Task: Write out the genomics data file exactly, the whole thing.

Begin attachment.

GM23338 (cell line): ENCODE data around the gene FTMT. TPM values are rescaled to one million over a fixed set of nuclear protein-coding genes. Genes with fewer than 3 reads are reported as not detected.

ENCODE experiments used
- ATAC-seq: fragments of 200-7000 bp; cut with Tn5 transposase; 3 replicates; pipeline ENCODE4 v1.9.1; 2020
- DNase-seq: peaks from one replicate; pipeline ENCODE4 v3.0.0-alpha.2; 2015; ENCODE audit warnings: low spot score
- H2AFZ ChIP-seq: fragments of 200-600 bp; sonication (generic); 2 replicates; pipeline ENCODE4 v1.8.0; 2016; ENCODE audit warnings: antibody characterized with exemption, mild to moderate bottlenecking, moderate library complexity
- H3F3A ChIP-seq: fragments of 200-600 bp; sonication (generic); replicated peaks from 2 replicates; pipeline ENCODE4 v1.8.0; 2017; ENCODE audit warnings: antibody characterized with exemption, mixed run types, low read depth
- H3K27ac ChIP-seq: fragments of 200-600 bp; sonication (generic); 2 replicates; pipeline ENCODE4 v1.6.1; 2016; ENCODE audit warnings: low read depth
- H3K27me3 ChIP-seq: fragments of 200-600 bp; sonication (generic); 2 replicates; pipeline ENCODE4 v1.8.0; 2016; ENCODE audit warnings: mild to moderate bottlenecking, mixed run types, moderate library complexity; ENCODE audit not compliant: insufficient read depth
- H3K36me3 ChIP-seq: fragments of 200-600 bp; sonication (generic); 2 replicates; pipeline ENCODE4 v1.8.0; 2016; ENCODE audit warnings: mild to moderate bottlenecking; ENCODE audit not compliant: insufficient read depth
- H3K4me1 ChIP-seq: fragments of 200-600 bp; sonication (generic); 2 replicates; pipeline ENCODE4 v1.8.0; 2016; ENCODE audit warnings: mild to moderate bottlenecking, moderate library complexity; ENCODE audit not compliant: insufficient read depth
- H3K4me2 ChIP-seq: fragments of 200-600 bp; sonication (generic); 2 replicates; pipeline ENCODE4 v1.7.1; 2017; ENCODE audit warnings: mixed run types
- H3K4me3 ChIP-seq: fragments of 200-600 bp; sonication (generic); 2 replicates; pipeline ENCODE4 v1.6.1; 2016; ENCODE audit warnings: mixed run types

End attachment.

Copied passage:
GM23338 (cell line): ENCODE data around the gene FTMT. TPM values are rescaled to one million over a fixed set of nuclear protein-coding genes. Genes with fewer than 3 reads are reported as not detected.

ENCODE experiments used
- ATAC-seq: fragments of 200-7000 bp; cut with Tn5 transposase; 3 replicates; pipeline ENCODE4 v1.9.1; 2020
- DNase-seq: peaks from one replicate; pipeline ENCODE4 v3.0.0-alpha.2; 2015; ENCODE audit warnings: low spot score
- H2AFZ ChIP-seq: fragments of 200-600 bp; sonication (generic); 2 replicates; pipeline ENCODE4 v1.8.0; 2016; ENCODE audit warnings: antibody characterized with exemption, mild to moderate bottlenecking, moderate library complexity
- H3F3A ChIP-seq: fragments of 200-600 bp; sonication (generic); replicated peaks from 2 replicates; pipeline ENCODE4 v1.8.0; 2017; ENCODE audit warnings: antibody characterized with exemption, mixed run types, low read depth
- H3K27ac ChIP-seq: fragments of 200-600 bp; sonication (generic); 2 replicates; pipeline ENCODE4 v1.6.1; 2016; ENCODE audit warnings: low read depth
- H3K27me3 ChIP-seq: fragments of 200-600 bp; sonication (generic); 2 replicates; pipeline ENCODE4 v1.8.0; 2016; ENCODE audit warnings: mild to moderate bottlenecking, mixed run types, moderate library complexity; ENCODE audit not compliant: insufficient read depth
- H3K36me3 ChIP-seq: fragments of 200-600 bp; sonication (generic); 2 replicates; pipeline ENCODE4 v1.8.0; 2016; ENCODE audit warnings: mild to moderate bottlenecking; ENCODE audit not compliant: insufficient read depth
- H3K4me1 ChIP-seq: fragments of 200-600 bp; sonication (generic); 2 replicates; pipeline ENCODE4 v1.8.0; 2016; ENCODE audit warnings: mild to moderate bottlenecking, moderate library complexity; ENCODE audit not compliant: insufficient read depth
- H3K4me2 ChIP-seq: fragments of 200-600 bp; sonication (generic); 2 replicates; pipeline ENCODE4 v1.7.1; 2017; ENCODE audit warnings: mixed run types
- H3K4me3 ChIP-seq: fragments of 200-600 bp; sonication (generic); 2 replicates; pipeline ENCODE4 v1.6.1; 2016; ENCODE audit warnings: mixed run types